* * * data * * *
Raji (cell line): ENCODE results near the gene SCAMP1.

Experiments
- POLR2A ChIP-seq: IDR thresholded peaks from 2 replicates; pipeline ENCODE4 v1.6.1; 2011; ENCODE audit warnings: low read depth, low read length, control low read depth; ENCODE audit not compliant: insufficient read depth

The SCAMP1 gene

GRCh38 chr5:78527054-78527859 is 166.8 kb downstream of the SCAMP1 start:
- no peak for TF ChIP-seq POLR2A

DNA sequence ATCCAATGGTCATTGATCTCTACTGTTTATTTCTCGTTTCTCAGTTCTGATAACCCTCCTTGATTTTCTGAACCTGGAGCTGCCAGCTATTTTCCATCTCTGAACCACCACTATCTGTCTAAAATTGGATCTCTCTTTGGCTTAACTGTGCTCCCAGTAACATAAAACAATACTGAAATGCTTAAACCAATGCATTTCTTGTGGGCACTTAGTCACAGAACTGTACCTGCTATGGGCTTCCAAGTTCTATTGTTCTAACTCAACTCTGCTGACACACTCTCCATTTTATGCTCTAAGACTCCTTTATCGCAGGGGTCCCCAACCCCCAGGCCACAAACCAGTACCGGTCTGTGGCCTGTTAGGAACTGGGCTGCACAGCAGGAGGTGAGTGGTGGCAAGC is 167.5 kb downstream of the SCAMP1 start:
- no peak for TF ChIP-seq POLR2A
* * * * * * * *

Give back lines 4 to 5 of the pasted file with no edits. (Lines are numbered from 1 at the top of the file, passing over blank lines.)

The SCAMP1 gene

GRCh38 chr5:78527054-78527859 is 166.8 kb downstream of the SCAMP1 start: